Increasing MS Throughput
Improving the HPLC process itself is an obvious solution and several vendors have been actively involved in this area. Others have attempted to solve the HPLC bottleneck by designing parallel HPLC systems coupled to a single MS detector that allow for injections to be staggered, facilitating overlapping analyses. Another attempt to overcome the sample preparation bottleneck is an MS source that facilitates multiple HPLC systems being simultaneously coupled to a single detector.
While these approaches do have shortcomings such as complicated method development and decreased sensitivity, in the case of parallel MS, they enable faster throughput. Reports in the literature claim that throughputs under one minute per sample have been achieved in some applications, facilitating analysis of four 384-well plates in 24 hours.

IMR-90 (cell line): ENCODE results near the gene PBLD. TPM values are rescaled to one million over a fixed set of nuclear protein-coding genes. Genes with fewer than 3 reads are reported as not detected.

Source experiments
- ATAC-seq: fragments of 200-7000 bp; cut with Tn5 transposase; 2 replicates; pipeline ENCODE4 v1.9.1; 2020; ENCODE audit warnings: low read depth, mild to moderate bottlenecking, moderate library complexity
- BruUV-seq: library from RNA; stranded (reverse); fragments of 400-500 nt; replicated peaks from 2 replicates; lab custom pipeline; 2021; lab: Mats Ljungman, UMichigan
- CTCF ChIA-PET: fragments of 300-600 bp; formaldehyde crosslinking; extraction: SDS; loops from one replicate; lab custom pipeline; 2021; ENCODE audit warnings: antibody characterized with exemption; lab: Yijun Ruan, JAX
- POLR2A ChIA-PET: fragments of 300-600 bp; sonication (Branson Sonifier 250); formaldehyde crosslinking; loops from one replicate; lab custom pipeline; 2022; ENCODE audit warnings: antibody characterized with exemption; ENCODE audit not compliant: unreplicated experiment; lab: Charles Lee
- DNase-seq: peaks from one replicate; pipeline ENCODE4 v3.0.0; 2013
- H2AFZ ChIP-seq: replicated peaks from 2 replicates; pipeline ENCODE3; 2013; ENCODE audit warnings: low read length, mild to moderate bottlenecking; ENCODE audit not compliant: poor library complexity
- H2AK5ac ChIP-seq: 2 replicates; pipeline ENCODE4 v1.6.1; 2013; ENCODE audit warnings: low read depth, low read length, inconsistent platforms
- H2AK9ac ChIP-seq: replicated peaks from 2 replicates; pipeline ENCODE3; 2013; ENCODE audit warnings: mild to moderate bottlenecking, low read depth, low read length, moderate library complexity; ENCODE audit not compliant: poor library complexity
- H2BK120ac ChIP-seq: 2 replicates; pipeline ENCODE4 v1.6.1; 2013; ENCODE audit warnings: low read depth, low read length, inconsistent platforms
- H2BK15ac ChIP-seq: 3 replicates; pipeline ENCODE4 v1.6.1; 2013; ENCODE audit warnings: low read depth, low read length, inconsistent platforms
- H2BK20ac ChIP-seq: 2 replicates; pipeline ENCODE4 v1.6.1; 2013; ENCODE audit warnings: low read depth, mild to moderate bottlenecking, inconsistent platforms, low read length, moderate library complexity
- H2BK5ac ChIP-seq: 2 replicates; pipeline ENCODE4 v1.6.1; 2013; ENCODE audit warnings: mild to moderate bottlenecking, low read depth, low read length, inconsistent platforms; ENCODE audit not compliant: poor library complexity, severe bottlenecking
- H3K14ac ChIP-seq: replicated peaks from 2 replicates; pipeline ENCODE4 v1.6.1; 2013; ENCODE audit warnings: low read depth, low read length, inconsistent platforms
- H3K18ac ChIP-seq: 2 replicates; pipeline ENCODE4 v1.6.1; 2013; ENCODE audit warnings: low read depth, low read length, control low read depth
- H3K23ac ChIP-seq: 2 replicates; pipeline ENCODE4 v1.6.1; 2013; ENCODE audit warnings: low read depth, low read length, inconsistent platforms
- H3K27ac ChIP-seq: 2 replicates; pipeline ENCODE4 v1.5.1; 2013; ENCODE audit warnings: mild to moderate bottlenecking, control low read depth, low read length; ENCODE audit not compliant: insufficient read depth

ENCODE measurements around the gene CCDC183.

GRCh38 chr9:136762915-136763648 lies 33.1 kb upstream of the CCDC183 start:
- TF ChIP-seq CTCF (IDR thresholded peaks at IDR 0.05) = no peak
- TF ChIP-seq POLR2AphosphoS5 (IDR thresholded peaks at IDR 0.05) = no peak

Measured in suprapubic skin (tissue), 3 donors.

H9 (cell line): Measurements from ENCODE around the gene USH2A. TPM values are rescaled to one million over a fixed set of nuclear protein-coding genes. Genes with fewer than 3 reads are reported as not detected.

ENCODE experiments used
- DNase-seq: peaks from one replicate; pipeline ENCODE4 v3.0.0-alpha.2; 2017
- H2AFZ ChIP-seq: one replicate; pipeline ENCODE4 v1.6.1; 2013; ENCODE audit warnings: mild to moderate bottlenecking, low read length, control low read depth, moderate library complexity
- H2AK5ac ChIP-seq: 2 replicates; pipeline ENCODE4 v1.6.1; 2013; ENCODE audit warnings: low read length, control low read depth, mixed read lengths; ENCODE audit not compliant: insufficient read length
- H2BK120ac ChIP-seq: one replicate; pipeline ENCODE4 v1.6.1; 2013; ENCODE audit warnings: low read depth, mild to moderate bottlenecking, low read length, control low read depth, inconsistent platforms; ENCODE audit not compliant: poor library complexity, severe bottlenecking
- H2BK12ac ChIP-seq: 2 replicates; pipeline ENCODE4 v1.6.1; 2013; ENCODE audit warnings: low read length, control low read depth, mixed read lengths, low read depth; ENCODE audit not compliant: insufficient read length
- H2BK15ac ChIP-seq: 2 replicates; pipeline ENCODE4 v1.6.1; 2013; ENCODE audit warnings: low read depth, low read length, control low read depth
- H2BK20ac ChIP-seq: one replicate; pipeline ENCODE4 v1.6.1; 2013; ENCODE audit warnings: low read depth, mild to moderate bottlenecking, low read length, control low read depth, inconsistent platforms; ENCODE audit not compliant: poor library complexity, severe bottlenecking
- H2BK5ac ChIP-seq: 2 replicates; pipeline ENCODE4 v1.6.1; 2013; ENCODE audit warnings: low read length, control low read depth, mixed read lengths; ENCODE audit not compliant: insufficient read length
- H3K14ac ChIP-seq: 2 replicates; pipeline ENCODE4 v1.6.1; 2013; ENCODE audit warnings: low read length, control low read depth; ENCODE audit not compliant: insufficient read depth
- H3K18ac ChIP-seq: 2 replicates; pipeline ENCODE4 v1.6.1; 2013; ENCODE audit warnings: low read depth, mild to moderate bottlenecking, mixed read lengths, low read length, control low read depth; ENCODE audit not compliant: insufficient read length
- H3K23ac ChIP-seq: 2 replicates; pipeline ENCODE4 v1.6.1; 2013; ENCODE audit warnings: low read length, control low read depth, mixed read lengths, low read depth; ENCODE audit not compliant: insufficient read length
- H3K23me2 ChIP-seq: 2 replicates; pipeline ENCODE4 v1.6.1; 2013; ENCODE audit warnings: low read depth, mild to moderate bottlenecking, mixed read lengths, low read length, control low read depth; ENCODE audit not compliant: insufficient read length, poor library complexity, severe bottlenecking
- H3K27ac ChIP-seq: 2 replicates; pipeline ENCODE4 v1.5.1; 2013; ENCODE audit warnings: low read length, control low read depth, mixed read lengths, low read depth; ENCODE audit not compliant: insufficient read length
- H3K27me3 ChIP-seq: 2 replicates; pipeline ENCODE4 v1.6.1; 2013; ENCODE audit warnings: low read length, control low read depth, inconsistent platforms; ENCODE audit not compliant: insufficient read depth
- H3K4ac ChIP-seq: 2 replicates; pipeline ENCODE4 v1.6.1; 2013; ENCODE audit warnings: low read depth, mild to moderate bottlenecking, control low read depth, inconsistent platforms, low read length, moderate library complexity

Yet another solution to the MS throughput bottleneck is to decouple the LC from the analysis. A parallel sample preparation is performed, typically with a 96-well SPE plate. The time associated with the sample preparation is amortized over the 96-samples.
Several methods are available for the MS analysis of such samples, including flow-injection analysis. These approaches have unique strengths and weaknesses. Parallel LC or MS systems integrate sample preparation and analysis into a single automated step but provide only incremental increases in throughput. Decoupling the sample preparation facilitates much higher throughputs but puts the throughput burden on the sample-preparation step. Even with advanced robotics, running large numbers of 96-well SPE-plates per day is an expensive, labor-intensive, and error-prone process.
Ideally, high-throughput MS systems are highly automated and address all steps of analysis, including sample preparation, data acquisition, data analysis, and generation of reports for exportation to databases. Any method that doesn’t solve all steps pushes the throughput bottleneck on other steps.